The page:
On an ordinary evening a week after Pesach, Mimi Roth* stepped out of her house hauling several garbage bags, which she heaved into the trash cans near the driveway. Suddenly, she screamed. Something had lunged at her foot, seizing an ankle and sinking sharp teeth into her skin. Mimi vigorously tried but failed to shake off the attacker, and her loud shrieks were no deterrent either. Finally, the creature released her foot and Mimi limped to the front door, calling for her husband.
Despite her intense pain and even greater emotional trauma, Mimi turned to scan the street to see what it was that had pounced upon her. Slowly strutting away from her garbage bins was the masked miscreant—a large raccoon that had established residence in her neighborhood. Only she didn’t live in the Catskills, Monroe or Monsey, where locals are typically exposed to wildlife on a regular basis. Her home was located in the choice residential (and thickly populated) neighborhood of Midwood. How likely was such an attack, right here in Brooklyn?
What Mimi didn’t know was that while outright attacks on humans are exceedingly rare, the presence of raccoons in New York is not—the city is infested with them—and the biggest scourge is in Brooklyn. They’ve been spotted in Flatbush, Boro Park, Marine Park, Park Slope, Crown Heights, Canarsie and elsewhere. According to the New York Post, in late February of this year raccoons practically “took over a subway station in Canarsie, prompting a state senator to demand the MTA wrangle the critters once and for all.” While the rest of the city is not being shunned by them either (a home in Queens was recently invaded by them), raccoons have (according to reports registered with the NYC Department of Health) definitely developed a clear preference for Brooklyn. And no one quite knows why.
Raccoons are probably more native to New York City than most long-term residents, gradually increasing in number over the last 80 years, according to zoology Professor Samuel Zeveloff. Although they were always regarded as a nuisance, they were never considered to be a grave danger, and they still don’t represent one today. However, since there has been an uptick in raccoon sightings reported to 311, and a frum woman was recently bitten by one, we thought it important to bring the problem to the attention of our readers.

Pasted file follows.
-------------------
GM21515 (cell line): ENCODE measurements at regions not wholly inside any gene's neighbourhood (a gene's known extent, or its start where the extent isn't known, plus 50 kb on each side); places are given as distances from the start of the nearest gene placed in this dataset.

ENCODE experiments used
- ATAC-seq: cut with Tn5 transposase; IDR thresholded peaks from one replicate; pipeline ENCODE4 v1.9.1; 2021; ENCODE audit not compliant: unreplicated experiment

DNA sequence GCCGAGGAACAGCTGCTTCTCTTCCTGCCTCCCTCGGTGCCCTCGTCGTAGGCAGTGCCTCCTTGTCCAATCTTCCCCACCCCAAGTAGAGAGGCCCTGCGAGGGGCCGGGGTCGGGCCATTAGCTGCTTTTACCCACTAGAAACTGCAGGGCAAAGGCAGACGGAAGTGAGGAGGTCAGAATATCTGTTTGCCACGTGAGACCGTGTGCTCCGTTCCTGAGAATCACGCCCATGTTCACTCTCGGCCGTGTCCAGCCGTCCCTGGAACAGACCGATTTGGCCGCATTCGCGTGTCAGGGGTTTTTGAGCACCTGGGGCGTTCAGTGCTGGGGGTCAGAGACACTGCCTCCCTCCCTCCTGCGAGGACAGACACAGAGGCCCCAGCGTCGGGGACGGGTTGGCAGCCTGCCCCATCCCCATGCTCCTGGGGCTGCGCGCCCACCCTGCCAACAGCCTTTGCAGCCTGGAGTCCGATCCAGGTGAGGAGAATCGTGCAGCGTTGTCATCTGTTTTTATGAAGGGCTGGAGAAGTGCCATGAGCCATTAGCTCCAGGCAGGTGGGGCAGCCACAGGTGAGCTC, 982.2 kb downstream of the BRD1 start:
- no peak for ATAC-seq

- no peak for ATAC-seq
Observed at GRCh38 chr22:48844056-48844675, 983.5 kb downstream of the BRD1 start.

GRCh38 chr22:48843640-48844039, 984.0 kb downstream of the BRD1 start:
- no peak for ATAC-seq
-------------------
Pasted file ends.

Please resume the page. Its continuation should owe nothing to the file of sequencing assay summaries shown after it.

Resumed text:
A news report from nine months ago stated that the raccoon population has skyrocketed city-wide, and that people walking their dogs in Central Park were being scratched by the creatures.
On Parkville Avenue in Kensington, Oded Strobel captured a video of a brazen raccoon sashaying down his fence in the light of day. (Raccoons are supposed to be nocturnal creatures, and emerging publicly during daylight hours is unusual. Some researchers say that may possibly indicate that the raccoon is rabid.)
On 54th Street in Boro Park, Chaim and Libby Klein* live in a luxurious, pristine “new” house, where nary a single mouse has ever set foot. Nonetheless, late one night, when both were fast asleep, they were awakened by a loud thump coming from the roof of their home. “Oy, Ribbono Shel Olam,” whispered Libby to her husband. “A robber is trying to get into the house! Call the police!” Chaim insisted on investigating first. Wielding a flashlight, he tiptoed outside and beamed its powerful light on the roof, looking for anything untoward that could explain the strange noise. Then he heaved a sight of relief: A raccoon, eyes glinting, stood frozen in the glare of his light. Just a raccoon, he thought. The next day, he asked an animal control expert to check for a nest. “No nest,” the exterminator reported, “but the raccoon has already bored a deep hole into your roof. It’s trying to get into your house.”
According to The New York Times, South Park Slope resident Wendy Hooker called a trapper after seeing a dozen raccoons wilding in her backyard. “They were trashing my grapevines and attacking my cat,” she said. “It was insane.”